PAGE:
Public Education and Awareness
The Plan update recognizes the need for a social marketing campaign, as a way for people and communities to understand the impacts of poverty and unstable housing on people and families, so that they are better prepared to participate in solutions even on a local level.

The report states: “Edmontonians consider ending homelessness an important priority; many are engaged as volunteers, advocates, and donors. While this has been critical to our success, we know that ongoing public education and awareness about homelessness will help challenge myths and opposition to proposed Plan efforts, particularly in the location of new affordable and permanent supportive housing. We will continue to develop targeted and ongoing public marketing campaigns working with the media, business sector, faith community, volunteers, and Indigenous leaders to enhance public understanding about homelessness and challenge reactive approaches to this complex social issue.”

Staff and steering committee members from CRIHI have been in conversation with the City of Edmonton and other partners about the need for this for some time now, and are eager to assist in this important effort.  CRIHI’s efforts at public education via our regional workshops are mentioned in the report.

Homelessness numbers

Areas of possible engagement for faith communities:
1. Connect with local social workers or service providers, and offer to provide a fund to help them intervene before individuals or families are evicted.  Have a conversation.  Build trust and understanding, and find opportunities together.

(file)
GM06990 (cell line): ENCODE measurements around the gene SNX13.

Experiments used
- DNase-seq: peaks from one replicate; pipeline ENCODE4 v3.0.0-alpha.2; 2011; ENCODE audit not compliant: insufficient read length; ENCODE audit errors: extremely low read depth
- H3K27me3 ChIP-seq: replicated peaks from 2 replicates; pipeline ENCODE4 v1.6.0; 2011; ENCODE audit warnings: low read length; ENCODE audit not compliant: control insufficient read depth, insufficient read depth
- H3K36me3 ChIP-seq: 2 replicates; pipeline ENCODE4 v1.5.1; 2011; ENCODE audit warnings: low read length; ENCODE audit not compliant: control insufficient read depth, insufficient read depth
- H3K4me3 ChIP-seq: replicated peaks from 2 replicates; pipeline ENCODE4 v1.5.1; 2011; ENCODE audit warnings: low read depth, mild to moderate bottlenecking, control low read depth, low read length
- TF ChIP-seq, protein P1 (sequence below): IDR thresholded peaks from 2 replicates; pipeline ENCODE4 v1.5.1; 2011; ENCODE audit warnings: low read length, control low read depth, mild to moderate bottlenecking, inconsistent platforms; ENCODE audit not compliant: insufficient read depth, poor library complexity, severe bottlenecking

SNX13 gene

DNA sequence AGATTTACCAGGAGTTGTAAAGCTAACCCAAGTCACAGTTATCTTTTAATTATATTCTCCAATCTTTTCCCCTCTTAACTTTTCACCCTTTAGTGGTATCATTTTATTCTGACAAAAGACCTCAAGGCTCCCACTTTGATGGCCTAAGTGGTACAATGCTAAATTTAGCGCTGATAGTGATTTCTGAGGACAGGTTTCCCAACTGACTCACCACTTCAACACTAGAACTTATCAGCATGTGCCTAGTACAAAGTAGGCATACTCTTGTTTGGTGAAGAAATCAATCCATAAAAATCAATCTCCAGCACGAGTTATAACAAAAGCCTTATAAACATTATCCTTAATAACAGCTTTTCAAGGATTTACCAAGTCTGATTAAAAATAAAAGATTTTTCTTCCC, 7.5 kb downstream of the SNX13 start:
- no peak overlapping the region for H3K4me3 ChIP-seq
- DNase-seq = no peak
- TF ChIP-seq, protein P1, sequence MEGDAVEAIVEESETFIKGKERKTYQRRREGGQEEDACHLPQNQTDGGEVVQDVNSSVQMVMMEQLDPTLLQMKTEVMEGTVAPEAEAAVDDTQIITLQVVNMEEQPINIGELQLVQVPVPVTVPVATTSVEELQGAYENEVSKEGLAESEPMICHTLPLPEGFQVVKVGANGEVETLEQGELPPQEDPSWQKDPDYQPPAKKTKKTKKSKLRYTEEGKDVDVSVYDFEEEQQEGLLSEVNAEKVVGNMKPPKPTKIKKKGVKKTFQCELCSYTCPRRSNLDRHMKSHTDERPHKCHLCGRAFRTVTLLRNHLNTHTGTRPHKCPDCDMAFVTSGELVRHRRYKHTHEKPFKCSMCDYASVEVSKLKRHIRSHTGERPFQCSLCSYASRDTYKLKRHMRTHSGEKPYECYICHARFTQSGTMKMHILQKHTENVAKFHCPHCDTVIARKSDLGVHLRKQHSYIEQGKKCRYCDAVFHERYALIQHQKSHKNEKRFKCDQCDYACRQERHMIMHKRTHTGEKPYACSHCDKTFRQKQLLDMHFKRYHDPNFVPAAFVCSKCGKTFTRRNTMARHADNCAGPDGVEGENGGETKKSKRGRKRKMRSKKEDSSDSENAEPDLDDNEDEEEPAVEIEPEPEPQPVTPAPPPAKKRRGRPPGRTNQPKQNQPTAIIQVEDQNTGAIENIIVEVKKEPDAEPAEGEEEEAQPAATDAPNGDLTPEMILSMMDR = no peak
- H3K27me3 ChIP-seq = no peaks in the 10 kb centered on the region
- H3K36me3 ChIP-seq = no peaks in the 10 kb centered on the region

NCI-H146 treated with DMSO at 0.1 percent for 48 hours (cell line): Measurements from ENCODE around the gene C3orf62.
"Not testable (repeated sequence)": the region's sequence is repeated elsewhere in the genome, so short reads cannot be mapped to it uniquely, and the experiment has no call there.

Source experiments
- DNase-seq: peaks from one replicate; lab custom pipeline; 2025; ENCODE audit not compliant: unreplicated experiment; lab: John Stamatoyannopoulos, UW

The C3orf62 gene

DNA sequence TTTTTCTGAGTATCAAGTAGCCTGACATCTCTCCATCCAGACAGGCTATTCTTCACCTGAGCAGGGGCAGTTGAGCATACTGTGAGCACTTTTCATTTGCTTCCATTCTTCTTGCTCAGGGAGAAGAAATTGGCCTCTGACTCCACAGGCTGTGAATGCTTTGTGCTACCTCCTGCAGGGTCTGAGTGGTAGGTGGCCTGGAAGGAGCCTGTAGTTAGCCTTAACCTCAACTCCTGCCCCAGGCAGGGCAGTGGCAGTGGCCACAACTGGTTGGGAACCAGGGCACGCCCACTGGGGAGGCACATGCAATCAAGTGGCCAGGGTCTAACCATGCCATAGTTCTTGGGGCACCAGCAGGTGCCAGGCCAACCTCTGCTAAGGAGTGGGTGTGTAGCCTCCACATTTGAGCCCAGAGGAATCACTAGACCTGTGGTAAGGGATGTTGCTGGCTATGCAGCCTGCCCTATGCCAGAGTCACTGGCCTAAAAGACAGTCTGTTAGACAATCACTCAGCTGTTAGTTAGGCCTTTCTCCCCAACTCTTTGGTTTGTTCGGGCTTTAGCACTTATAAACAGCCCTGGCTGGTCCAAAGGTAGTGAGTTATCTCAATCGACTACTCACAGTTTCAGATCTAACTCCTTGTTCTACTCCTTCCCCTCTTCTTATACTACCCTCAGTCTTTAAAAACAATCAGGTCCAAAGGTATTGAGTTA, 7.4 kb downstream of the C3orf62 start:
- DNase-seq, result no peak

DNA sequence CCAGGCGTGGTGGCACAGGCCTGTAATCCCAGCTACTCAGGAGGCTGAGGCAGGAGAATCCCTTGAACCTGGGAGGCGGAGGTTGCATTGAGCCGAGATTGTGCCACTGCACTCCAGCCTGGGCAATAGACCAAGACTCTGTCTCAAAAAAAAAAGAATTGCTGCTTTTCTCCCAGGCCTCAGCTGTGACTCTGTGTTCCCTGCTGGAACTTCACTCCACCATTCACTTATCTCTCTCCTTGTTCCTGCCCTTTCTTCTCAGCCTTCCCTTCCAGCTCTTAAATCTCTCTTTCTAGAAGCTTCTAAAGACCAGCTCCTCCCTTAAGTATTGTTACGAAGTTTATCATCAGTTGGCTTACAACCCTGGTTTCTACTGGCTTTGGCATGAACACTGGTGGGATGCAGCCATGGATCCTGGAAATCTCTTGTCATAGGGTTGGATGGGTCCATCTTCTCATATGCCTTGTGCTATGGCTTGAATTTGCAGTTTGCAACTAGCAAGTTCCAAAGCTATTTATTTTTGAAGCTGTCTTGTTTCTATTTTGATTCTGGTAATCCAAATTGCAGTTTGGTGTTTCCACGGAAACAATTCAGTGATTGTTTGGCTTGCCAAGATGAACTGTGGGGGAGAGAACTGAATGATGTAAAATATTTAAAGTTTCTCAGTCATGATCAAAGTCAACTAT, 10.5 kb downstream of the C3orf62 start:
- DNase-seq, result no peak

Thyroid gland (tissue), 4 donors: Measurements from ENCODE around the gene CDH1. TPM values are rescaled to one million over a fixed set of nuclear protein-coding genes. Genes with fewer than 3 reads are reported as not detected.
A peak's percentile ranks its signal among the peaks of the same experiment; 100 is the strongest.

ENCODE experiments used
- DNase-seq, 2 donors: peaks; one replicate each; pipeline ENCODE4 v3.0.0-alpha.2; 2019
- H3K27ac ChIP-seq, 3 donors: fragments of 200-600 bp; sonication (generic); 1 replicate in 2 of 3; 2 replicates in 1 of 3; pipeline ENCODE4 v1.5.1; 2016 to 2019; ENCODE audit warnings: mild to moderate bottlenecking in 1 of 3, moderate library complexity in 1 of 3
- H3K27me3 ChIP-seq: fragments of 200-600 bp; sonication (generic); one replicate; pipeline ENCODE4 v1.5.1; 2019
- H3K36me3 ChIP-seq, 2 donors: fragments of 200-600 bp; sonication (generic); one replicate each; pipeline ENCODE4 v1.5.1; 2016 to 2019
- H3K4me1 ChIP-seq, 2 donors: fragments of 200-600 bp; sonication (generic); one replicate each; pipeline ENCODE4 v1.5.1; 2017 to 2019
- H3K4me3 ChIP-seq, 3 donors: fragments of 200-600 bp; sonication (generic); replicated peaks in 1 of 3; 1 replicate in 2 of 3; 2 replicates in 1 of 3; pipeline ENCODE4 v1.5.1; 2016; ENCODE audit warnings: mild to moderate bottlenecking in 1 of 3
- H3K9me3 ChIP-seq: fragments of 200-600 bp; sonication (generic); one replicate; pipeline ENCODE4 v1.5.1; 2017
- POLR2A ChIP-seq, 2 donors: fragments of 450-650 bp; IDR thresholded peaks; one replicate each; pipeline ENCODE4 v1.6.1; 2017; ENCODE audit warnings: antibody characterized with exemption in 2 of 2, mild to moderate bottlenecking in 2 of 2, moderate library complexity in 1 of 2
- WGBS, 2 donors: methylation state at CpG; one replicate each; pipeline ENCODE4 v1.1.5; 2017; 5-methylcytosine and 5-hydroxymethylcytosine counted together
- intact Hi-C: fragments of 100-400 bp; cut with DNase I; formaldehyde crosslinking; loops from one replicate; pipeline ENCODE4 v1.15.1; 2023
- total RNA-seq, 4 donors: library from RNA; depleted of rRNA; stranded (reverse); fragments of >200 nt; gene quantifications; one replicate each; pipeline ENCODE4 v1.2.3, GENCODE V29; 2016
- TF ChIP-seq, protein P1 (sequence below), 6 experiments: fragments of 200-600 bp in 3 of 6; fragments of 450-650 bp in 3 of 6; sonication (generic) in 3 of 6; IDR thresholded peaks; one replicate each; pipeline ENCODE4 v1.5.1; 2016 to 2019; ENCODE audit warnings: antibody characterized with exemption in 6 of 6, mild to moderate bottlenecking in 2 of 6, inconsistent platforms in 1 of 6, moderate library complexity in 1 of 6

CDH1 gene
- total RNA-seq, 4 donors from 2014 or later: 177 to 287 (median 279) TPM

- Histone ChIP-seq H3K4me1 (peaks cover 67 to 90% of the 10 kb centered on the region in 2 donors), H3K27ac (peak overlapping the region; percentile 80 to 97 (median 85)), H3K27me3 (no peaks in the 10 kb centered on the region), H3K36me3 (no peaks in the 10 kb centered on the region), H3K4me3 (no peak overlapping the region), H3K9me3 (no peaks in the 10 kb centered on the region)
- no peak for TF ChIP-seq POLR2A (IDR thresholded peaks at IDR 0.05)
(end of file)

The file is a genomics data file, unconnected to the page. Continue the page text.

2. Make room for supportive relationships to grow.  Consider hosting mental health, or grief and trauma workshops, or Alcoholics or Narcotics Anonymous circles.  Host parenting or marriage support groups.
3. November is Housing Month.  Watch for news and educational efforts on housing by CRIHI and other partners.  Read.  Share.  Talk about it.  Invite CRIHI to visit your faith community to learn about the need and how we can respond.  Website still being updated for 2017: housingmonth.ca
4. Creating more affordable housing will help prevent people and families from falling into crisis. If you or your faith community has access to land, consider working with non-profit developers to build or incorporate affordable housing.
5.  If you are a landlord, consider connecting with housing providers.  Talk with them about possible ways you could make room for to someone who needs help affording a home.

Access the full plan update report at the following link:

https://interfaithhousinginitiative.files.wordpress.com/2015/08/edmonton-update-plan-july-2017-full-booklet-web.pdf

 

 

Religious and spiritual communities working to end homelessness in Edmonton and area

%d bloggers like this: